Investigating the Efficacy of Focused and Unfocused Corrective Feedback on the Accurate Use of Prepositions in Written Work

Asiah Kassim, Lee Luan Ng

Abstract


This paper discusses findings from a study investigating feedback efficacy on the accurate use of prepositions by ESL learners in written work over a period of 12 weeks. The study involved two treatment groups and a control group comparing the differential effects of the focused indirect with the unfocused indirect corrective feedback on the uptake and retention measured from the pretest, immediate and delayed posttests. The study also analysed the language-related episodes (LREs) occurring in the collaborative dialogue during the treatment sessions to identify the factors affecting uptake and retention of the corrective feedback in subsequent writing tasks. Findings revealed that both treatment groups outperformed the control group in the posttests, but, there was no significant difference between the unfocused and focused corrective feedback groups. Evidence from the LREs analysis suggests that extensive engagement in all the three functions of the Swain (2005) output hypothesis: noticing, hypothesis testing and metalinguistic, during the collaborative dialogue contribute toward the enhancement of uptake and retention. Since both correction types were equally facilitative in increasing accuracy of preposition usage, teachers may consider using them accordingly in writing tasks.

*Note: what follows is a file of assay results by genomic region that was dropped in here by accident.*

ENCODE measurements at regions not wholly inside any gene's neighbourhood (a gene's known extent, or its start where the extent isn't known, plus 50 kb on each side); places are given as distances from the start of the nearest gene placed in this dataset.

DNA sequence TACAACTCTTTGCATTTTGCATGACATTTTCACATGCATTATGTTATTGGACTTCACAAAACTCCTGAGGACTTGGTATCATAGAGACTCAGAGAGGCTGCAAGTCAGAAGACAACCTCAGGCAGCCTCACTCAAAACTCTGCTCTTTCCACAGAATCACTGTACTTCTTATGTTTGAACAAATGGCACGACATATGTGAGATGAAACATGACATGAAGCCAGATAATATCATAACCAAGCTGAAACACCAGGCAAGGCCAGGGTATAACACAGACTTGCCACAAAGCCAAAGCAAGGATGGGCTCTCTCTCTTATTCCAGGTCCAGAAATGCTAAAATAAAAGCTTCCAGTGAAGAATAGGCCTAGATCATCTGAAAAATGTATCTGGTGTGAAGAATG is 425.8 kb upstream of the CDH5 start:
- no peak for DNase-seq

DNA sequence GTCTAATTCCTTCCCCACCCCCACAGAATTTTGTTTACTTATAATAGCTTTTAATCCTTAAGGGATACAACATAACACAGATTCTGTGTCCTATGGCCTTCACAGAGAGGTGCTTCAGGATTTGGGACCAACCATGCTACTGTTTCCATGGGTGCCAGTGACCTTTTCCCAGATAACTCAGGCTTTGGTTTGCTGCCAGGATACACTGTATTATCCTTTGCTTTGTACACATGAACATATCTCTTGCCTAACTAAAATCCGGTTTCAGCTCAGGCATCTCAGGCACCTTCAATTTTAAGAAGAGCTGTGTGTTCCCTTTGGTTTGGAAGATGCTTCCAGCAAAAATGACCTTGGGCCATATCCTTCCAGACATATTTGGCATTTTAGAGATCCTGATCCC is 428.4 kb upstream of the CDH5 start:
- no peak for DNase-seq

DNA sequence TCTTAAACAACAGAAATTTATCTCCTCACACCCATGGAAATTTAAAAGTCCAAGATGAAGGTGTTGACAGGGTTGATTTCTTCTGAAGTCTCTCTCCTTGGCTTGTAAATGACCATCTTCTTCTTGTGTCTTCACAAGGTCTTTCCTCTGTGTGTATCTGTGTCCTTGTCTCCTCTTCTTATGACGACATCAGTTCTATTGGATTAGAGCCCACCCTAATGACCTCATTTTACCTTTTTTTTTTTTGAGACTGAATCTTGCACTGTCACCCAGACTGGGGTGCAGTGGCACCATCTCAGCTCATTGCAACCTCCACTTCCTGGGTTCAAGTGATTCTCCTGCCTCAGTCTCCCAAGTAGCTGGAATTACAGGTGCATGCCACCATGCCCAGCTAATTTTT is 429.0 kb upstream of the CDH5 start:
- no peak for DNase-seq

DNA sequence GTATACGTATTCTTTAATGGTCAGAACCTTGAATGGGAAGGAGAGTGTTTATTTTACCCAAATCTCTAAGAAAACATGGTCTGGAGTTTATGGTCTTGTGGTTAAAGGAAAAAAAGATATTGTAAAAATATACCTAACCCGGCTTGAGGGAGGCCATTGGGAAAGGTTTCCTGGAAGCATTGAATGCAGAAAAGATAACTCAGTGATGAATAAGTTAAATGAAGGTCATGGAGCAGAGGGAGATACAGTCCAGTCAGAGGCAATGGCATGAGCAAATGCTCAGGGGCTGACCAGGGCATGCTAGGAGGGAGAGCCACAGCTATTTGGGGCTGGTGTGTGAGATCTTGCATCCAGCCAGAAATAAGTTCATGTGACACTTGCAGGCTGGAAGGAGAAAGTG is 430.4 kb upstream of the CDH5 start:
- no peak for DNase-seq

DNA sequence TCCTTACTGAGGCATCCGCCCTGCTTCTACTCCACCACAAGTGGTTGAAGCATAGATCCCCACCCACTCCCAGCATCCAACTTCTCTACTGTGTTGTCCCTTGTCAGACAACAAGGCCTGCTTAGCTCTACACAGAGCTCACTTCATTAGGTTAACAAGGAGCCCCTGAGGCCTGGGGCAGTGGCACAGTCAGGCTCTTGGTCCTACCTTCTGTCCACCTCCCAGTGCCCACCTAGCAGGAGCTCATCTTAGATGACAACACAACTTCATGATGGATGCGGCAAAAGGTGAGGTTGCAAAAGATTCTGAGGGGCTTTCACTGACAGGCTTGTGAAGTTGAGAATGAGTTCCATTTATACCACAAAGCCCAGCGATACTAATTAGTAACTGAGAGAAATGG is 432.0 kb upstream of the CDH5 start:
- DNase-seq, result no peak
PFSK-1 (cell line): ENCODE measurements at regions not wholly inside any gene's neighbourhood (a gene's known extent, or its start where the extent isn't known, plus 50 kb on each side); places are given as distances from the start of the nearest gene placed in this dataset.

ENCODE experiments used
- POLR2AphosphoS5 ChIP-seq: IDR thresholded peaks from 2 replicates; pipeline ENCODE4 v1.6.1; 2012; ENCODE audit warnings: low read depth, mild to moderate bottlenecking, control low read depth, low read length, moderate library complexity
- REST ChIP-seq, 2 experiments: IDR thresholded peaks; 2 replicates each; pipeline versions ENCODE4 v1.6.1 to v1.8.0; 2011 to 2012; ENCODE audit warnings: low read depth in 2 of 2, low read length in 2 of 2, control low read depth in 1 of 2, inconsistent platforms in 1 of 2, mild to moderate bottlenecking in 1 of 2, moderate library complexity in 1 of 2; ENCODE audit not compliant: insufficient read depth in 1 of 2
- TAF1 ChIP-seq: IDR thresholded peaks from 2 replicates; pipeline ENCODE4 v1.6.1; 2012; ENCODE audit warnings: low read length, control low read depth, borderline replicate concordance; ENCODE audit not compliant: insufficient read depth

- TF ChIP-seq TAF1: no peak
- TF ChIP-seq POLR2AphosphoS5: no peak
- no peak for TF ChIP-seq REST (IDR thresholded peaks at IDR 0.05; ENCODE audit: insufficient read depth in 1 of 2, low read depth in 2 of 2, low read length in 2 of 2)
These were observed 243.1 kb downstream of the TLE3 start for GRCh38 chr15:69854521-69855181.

Full Text: PDF DOI: 10.5539/elt.v7n2p119

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This work is licensed under a Creative Commons Attribution 3.0 License.

English Language Teaching       ISSN 1916-4742 (Print)   ISSN  1916-4750 (Online)

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